Contributors to this volume include the premier psychotherapists, thinkers, and eco-activists working in this field. James Hillman, the world-renowned Jungian analyst, identifies as the "one core issue for all psychology" the nature and limits of human identity, and relates this to the condition of the planet. Earth Island Institute head Carl Anthony argues for "a genuinely multicultural self and a global civil society without racism" as fundamental to human and earthly well-being. And Buddhist writer and therapist Joanna Macy speaks of the need to open up our feelings for our threatened planet as an antidote to environmental despair.
"Is it possible," asks co-editor Theodore Roszak, "that the planetary and the personal are pointing the way forward to some new basis for a sustainable economic and emotional life?" Ecopsychology in practice has begun to affirm this, aided by these definitive writings.
This pathfinding collection has become a seminal text for the burgeoning ecopsychology movement, which has brought key new insights to environmentalism and revolutionized modern psychology. Its writers show how the health of the planet is inextricably linked to the psychological health of humanity, individually and collectively.
Contributors to this volume include the premier psychotherapists, thinkers, and eco-activists working in this field. James Hillman, the world-renowned Jungian analyst, identifies as the "one core issue for all psychology" the nature and limits of human identity, and relates this to the condition of the planet. Earth Island Institute head Carl Anthony argues for "a genuinely multicultural self and a global civil society without racism" as fundamental to human and earthly well-being. And Buddhist writer and therapist Joanna Macy speaks of the need to open up our feelings for our threatened planet as an antidote to environmental despair.
"Is it possible," asks co-editor Theodore Roszak, "that the planetary and the personal are pointing the way forward to some new basis for a sustainable economic and emotional life?" Ecopsychology in practice has begun to affirm this, aided by these definitive writings.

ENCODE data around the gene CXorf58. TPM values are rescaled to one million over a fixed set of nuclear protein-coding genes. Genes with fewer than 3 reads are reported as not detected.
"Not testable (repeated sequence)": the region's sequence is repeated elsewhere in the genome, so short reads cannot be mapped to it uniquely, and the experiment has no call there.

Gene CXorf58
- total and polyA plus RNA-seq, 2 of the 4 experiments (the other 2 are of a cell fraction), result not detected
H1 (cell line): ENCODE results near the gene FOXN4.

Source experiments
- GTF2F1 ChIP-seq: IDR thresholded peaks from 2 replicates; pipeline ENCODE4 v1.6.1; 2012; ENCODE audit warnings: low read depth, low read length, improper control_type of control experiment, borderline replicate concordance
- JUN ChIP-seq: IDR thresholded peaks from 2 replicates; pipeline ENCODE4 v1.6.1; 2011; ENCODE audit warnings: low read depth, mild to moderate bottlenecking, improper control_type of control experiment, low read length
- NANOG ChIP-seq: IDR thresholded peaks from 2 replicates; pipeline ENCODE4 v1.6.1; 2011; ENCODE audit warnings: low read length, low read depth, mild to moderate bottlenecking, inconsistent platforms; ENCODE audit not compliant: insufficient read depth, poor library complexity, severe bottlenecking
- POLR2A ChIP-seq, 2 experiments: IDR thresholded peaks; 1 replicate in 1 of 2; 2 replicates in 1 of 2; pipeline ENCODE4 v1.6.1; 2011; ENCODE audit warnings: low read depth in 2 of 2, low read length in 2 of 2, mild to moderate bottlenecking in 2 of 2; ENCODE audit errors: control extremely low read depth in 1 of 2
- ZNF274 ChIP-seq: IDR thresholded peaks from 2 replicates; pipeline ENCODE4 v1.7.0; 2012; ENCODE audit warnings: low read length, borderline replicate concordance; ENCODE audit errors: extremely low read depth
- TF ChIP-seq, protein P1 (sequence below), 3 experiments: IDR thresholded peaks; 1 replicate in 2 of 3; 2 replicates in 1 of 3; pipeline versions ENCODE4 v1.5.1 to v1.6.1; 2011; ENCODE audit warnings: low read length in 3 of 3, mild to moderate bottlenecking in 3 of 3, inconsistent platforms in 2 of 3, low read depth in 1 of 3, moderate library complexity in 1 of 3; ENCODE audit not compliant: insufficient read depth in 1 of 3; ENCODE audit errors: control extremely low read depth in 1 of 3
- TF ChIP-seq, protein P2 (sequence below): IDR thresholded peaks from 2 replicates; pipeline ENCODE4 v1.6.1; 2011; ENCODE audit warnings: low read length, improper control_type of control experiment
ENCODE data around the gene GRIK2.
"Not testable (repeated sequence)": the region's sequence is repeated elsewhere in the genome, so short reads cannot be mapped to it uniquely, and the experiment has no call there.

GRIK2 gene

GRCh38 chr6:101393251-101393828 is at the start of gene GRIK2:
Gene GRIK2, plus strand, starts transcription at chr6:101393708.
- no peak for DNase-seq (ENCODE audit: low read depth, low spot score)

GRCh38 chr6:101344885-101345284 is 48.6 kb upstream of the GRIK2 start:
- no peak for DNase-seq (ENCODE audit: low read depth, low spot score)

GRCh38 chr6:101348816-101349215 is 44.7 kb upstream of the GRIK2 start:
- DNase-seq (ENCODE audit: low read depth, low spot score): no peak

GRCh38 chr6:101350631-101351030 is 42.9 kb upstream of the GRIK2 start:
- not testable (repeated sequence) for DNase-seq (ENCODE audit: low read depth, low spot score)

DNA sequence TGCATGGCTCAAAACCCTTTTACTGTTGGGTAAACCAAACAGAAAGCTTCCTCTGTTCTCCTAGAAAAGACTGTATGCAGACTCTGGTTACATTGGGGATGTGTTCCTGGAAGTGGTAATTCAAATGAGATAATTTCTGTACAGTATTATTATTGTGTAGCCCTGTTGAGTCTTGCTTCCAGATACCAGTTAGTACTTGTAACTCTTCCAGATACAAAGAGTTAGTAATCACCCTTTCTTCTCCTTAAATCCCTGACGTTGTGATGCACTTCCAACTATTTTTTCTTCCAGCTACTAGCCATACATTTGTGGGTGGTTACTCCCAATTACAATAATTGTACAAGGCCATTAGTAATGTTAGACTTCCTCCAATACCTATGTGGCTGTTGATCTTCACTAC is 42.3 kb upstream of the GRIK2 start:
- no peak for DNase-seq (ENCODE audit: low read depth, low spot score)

This pathfinding collection has become a seminal text for the burgeoning ecopsychology movement, which has brought key new insights to environmentalism and revolutionized modern psychology. Its writers show how the health of the planet is inextricably linked to the psychological health of humanity, individually and collectively.
Contributors to this volume include the premier psychotherapists, thinkers, and eco-activists working in this field. James Hillman, the world-renowned Jungian analyst, identifies as the "one core issue for all psychology" the nature and limits of human identity, and relates this to the condition of the planet. Earth Island Institute head Carl Anthony argues for "a genuinely multicultural self and a global civil society without racism" as fundamental to human and earthly well-being. And Buddhist writer and therapist Joanna Macy speaks of the need to open up our feelings for our threatened planet as an antidote to environmental despair.
"Is it possible," asks co-editor Theodore Roszak, "that the planetary and the personal are pointing the way forward to some new basis for a sustainable economic and emotional life?" Ecopsychology in practice has begun to affirm this, aided by these definitive writings.
This pathfinding collection has become a seminal text for the burgeoning ecopsychology movement, which has brought key new insights to environmentalism and revolutionized modern psychology. Its writers show how the health of the planet is inextricably linked to the psychological health of humanity, individually and collectively.
Contributors to this volume include the premier psychotherapists, thinkers, and eco-activists working in this field. James Hillman, the world-renowned Jungian analyst, identifies as the "one core issue for all psychology" the nature and limits of human identity, and relates this to the condition of the planet. Earth Island Institute head Carl Anthony argues for "a genuinely multicultural self and a global civil society without racism" as fundamental to human and earthly well-being. And Buddhist writer and therapist Joanna Macy speaks of the need to open up our feelings for our threatened planet as an antidote to environmental despair.
"Is it possible," asks co-editor Theodore Roszak, "that the planetary and the personal are pointing the way forward to some new basis for a sustainable economic and emotional life?" Ecopsychology in practice has begun to affirm this, aided by these definitive writings.
This pathfinding collection has become a seminal text for the burgeoning ecopsychology movement, which has brought key new insights to environmentalism and revolutionized modern psychology. Its writers show how the health of the planet is inextricably linked to the psychological health of humanity, individually and collectively.